The History of TraderBrock Part 2 - Adventure in Puerto Lada


I am a Bible toting Christian and proud of it. Plus I can confirm that strange things happen when you are in tune with the Lord. For example, one day in 1991 I was selling at an Officers' Wives Club Bazaar in Amador Panama Canal Zone. When it was time to pack up and go count the money a friendly woman interrupted my packing and introduced herself as the Chaplain's wife. She said she had been watching me at several sales events and thought I could help her. She asked me to come to her Quarters (house) at 3:00 PM the next day. "Yes Madam", was about all I could think of to say. She gave me the house number at Fort Clayton.

The next day I showed up and the Chaplain's wife invited me in. She introduced me to another woman named Jeanie Cook. Jeanie and her husband are missionaries who are still working in the Darien rainforest. After pleasant conversation we went downstairs to the storeroom filled with baskets; good ones, bad ones, big and small. I was impressed. Then the purpose of the invitation was revealed.

Jeanie was running a cooperative with the Wounaan and Embera basket artists to help them sell their masterpieces. She would accept each artists baskets and give the woman a small cocobolo block of wood with a number carved in it. Jeanie then brought the baskets into town and the Chaplain's wife and the church women would buy some and sell others. The money was put in an envelope with the number that corresponded to the block of wood identifying the artist. Then Jeanie would take the envelopes to the villages and distribute the loot.

The success of their efforts had outgrown their ability to keep up with it. So that is why they had their eye on me. Could I help out? Well, a funny feeling came over me and I heard myself saying sure, why not? They said they would call me. About a month went by and then I got the call. After much prayer they had decided I was the right person. I was flattered.

Jeanie invited me to spend a week in the Darien at their home. About a week later she and her husband Denis picked me up. They had a four-wheel drive vehicle plus a trailer. Off we went....on an eight hour drive over one of the worst roads I have ever seen. Dirt all the way. Thank God it was dry season. It was dark when we arrived wherever it was we were. Denis used a flashlight to get into the house and light a couple of kerosene lanterns.

I was shown to a room with a cot. It is a good thing I forgot my hairdryer because there was no electricity. After a couple of hot diet cokes we all went to bed.

The next day started with a good breakfast off a gas cooker. Not bad. Then their son Chad showed up. I wondered where he came from but didn't ask. After some early morning chatter and a second cup of coffee Chad said, "come on, I'll show you around and we will distribute some money." Chad was sixteen. He hands me a backpack and cranks a motorcycle. "Get on in back of me", he says. I'm wishing we had a mule. So off we go to a village named Puerto Lada. It is across rivers, bridges, no bridges and up hills that I have to climb because the motorcycle refused to haul two uphill. We are in the sticks. During a break I asked Chad how much money is in the backpack. "Oh, perhaps $7000." I remember mumbling something about us being crazy and going to get robbed. Everyone in the neighborhood knows what the Cook's do so I figure it is only a matter of minutes before we meet our maker. Chad says, "don't worry, we are doing the work of the Lord". I hoped the Lord heard him.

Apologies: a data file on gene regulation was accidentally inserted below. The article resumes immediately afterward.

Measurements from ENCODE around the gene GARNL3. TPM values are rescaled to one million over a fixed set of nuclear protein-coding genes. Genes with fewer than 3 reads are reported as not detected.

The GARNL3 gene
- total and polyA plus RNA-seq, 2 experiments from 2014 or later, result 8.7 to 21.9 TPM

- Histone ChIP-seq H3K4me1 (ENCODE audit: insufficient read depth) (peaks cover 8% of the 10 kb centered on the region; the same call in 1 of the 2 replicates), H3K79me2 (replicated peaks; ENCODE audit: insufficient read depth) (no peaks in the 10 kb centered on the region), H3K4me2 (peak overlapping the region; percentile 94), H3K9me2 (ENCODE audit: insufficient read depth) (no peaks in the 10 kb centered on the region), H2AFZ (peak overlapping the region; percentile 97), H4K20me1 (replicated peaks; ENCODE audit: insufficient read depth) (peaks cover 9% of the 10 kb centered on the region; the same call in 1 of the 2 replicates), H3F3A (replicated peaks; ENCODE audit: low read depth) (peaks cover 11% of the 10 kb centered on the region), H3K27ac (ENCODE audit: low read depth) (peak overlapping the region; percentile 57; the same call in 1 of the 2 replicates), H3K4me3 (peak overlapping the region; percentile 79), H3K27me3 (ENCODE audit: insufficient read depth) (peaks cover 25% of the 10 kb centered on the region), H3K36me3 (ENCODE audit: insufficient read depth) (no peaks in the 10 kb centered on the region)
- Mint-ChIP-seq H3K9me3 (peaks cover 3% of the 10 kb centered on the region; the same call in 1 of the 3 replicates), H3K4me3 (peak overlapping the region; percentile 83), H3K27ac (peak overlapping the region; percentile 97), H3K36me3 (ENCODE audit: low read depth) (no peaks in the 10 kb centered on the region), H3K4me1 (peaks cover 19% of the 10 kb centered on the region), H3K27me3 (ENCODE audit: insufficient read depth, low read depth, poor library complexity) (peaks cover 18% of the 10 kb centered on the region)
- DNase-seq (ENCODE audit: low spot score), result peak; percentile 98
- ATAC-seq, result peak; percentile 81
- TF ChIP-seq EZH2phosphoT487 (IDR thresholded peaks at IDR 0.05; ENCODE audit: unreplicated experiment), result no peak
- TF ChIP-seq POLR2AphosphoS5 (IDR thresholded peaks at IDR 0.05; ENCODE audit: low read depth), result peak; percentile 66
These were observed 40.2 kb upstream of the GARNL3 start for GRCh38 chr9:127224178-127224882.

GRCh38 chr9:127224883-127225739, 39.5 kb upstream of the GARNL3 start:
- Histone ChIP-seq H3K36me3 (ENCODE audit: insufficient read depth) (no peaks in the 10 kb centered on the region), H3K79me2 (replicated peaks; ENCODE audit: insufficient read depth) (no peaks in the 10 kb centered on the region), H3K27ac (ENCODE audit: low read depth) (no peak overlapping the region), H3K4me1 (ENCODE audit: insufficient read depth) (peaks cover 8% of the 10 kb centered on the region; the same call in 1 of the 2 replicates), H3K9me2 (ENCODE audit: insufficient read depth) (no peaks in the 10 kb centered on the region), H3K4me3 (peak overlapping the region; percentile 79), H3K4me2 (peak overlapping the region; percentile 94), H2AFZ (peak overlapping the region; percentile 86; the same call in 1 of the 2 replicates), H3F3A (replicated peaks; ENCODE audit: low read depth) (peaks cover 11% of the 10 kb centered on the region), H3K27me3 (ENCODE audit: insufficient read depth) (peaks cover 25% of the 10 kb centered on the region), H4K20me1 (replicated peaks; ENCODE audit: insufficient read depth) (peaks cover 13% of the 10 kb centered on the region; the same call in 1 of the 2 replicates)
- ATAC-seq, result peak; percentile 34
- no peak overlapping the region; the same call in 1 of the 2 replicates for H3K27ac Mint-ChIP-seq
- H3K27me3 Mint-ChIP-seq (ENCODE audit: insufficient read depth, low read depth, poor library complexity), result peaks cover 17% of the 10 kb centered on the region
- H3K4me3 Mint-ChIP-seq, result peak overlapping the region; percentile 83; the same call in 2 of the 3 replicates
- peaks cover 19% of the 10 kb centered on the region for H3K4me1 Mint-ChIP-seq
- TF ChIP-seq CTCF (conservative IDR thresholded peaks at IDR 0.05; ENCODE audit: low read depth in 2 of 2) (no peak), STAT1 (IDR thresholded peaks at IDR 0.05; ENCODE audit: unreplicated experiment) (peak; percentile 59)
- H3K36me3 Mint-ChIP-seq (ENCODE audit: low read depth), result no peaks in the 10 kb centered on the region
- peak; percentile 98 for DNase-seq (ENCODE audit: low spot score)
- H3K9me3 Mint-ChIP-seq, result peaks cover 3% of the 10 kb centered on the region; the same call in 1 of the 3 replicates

As we approached Puerto Lada we came up on a jeep that had slipped off a wood plank bridge. Its right rear wheel was hanging precariously off the bridge and these two fellows were milling about sharply wondering what they would do. They were doctors headed to Puerto Lada to give vaccinations. We told them to wait, we would get help. We went on to the village where we were met by the madding crowd. They knew why we were there so they were glad to see us. Chad knew everyone so after greetings he explained the predicament back at the bridge. Folks, I have never seen anything like it!! The whole village took off up the path. I mean about 100 people. Men, women, children and dogs. Fortunately someone had the presence of mind to bring a rope. After serious debate in their own language the rope was thrown over a tree limb and attached to the right rear of the jeep. Then twenty or more men hauled away until the wheel could be swung back on the bridge. A big roar of approval went up and everyone started running back to the village. 

We all met in the Big House or Community Center. It is really a giant thatched-roof Bohio. Chad called out the number and the woman came forth and presented her block of wood. I handed her the envelope. Nobody was happier than me to see that backpack empty.  

Now recall that strange feeling that came over me as I uttered "sure, why not". Well, I know where that strange feeling came from now. More than twenty years have passed and I'm still involved up to my neck in baskets and the other art of Panama.

Stay tuned because I will share more adventures from the Darien. 

I'm a

Leave a comment

Please note, comments must be approved before they are published

This site is protected by reCAPTCHA and the Google Privacy Policy and Terms of Service apply.